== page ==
Guide to Taranto, Puglia


The real charm of Taranto, located on the beautiful Ionian Sea, lies in its contradictory nature. On the one hand, it is a city full of fishermen and mussels, on the other, it is a huge naval port, full of warships and submarines. Its tormented history, a consequence of its strategic position in the Mediterranean, has left a legacy that makes the town well worth a visit. Allied to this is its unique setting and shape, positioned, as it is, around two large bays: the Mar Grande, where the commercial port is located, and the Mar Piccolo, flanked by the old town centre, where the fishing fleet flourishes and the city can be appreciated in its purest form. Thanks to the presence of these two bays, Taranto is known as "the city of the two seas".

Taranto boasts a fascinating diversity of architectural styles, the result of the numerous invasions suffered by the city throughout its history. Under the Greeks the town became one of Magna Graecia’s most significant commercial hubs and the most powerful colony in southern Italy. Its moment of greatest splendour came at the beginning of the 4th century BC under the rule of the great statesman, mathematician, philosopher (and friend of Plato), Archytas.

During the Roman Republic, Taranto retained its status as an important Mediterranean centre, but under the rule of the Roman Empire it fell into decline. Emperor Trajan redirected the Via Appia to Bari on the Adriatic coast and Taranto’s provincial fate was sealed.

After the Romans, Taranto became part of the Byzantine Empire and then, for just forty years, was ruled by the Saracens. The 11th century was characterized by a bloody struggle between the Normans and the Byzantines, both of whom coveted the fertile agricultural Tarentine lands. The former came out victorious and Taranto became the capital of a Norman principality for almost four centuries.

In subsequent centuries, Taranto witnessed invasions by the Spanish and the French, but with the fall of Napoleon, southern Italy and Taranto returned under Bourbon rule, becoming part of the Kingdom of the Two Sicilies. Finally, with the Risorgimento of 1861, Taranto joined the newly unified state of Italy.

In the build up to and during the 1st World War, Taranto reassumed some of the importance it had known over 2,000 years ago, as it became home to the Italian naval fleet. This role continued into the 2nd World War and the city became a target for the Allied forces. On the night of 10th  November 1940, the Regina Marina fleet, anchored in the Mar Grande and the Mar Piccolo, was severely damaged by British naval forces in the so-called Battle of Taranto. This raid was the first all-aircraft ship-to-ship naval attack (planes flying from an aircraft carrier to bomb an enemy fleet) and it gave rise to a whole new trend in military tactics. As Admiral Cunningham noted, "Taranto should be remembered for ever as having shown once and for all that in the Fleet Air Arm, the Navy has its most devastating weapon.” Three years later, on 9th September, British forces landed near Taranto as part of the Allied invasion that would slowly push north through the Italian peninsula.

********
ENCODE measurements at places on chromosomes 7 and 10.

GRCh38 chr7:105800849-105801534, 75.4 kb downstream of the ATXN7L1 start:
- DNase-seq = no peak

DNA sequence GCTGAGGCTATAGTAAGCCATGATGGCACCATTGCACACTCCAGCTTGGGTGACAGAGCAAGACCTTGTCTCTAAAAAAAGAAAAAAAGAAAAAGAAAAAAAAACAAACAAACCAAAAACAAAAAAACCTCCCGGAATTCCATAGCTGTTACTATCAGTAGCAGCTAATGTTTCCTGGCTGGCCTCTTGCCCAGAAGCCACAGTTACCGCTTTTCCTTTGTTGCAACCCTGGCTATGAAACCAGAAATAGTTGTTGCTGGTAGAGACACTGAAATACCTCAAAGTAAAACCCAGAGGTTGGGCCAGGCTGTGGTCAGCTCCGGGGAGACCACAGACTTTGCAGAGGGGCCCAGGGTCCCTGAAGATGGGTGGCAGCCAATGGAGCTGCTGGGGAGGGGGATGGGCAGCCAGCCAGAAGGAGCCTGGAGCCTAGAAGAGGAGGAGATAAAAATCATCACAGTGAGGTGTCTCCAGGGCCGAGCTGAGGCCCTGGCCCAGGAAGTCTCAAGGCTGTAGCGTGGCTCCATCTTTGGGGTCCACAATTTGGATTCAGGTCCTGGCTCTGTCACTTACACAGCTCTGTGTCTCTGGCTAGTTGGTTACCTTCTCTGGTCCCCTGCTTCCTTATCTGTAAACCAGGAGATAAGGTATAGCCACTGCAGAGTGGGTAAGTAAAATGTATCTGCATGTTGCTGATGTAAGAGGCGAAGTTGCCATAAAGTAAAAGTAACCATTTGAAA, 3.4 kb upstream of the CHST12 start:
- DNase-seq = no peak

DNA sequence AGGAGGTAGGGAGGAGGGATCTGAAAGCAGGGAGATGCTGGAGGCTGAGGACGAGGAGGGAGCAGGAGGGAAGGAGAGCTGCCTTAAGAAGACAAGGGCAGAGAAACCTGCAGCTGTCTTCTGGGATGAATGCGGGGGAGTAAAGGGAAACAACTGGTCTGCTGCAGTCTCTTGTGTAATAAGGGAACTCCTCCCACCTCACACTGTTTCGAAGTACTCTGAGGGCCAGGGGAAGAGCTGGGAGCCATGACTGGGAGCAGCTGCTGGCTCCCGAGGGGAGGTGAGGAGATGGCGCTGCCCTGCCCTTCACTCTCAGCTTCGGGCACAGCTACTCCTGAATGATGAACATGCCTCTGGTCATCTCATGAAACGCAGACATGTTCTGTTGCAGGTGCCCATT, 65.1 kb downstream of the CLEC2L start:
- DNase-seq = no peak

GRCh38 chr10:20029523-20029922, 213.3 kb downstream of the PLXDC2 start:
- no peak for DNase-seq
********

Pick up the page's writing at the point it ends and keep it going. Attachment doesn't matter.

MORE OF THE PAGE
If you’re interested in history, we recommend a trip to the National Archaeological Museum, home to numerous Greek, Roman and Apulian artefacts such as the Ori di Taranto, a collection of gold objéts d’art that bear testimony to the city’s glorious past.

Wandering around Taranto is a very pleasant experience and there is lots of interest to see. The Cattedrale di San Cataldo, right in the heart of old Taranto, dates back to the 11th century and houses the relics of the city’s patron saint Cataldo. The façade of the cathedral is baroque though the cupola shows clear Byzantine influence. Inside is a wonderful mosaic floor, similar to the one in Otranto’s cathedral, while the chapel of San Cataldo, where the saint’s relics are preserved, is adorned with a superb series of frescoes by Paolo de Matteis dating from 1713.

Taranto’s other great monument is the Aragonese Castle, built by King Ferdinand of Aragon in the 15th century. During the 18th century the castle became a prison before eventually passing to Italian Navy. Today it is open to visitors and is one of the town’s most popular tourist attractions. Nearby is the beautiful canal with its ponte girevole, a swing bridge that opens to allow the passage of the navy’s fleet. You might be lucky and see the locals watching, waving and cheering the sailors as they return home!

Right opposite the castle are two well-preserved Doric columns, remains of a Greek temple and the only visible testimony to Taranto’s past as a Greek colony.

The old town centre is a fascinating maze of narrow alleyways, many of which only allow access in single file. Echoing with the voices of fishermen returning from their arduous days at sea, these streets provide a charming and unusual setting for visitors. Fish markets rub shoulders with hidden architectural gems and cafés and bars spill out onto the pavements. In the background, if you listen carefully, is Taranto's very own soundtrack, provided by the Music Conservatory. This archetypal southern atmosphere is reinforced by the numerous seafood restaurants serving up delicious local specialities such tubettini con le cozze (pasta with mussels). We suggest you try some - Buon Appetito!

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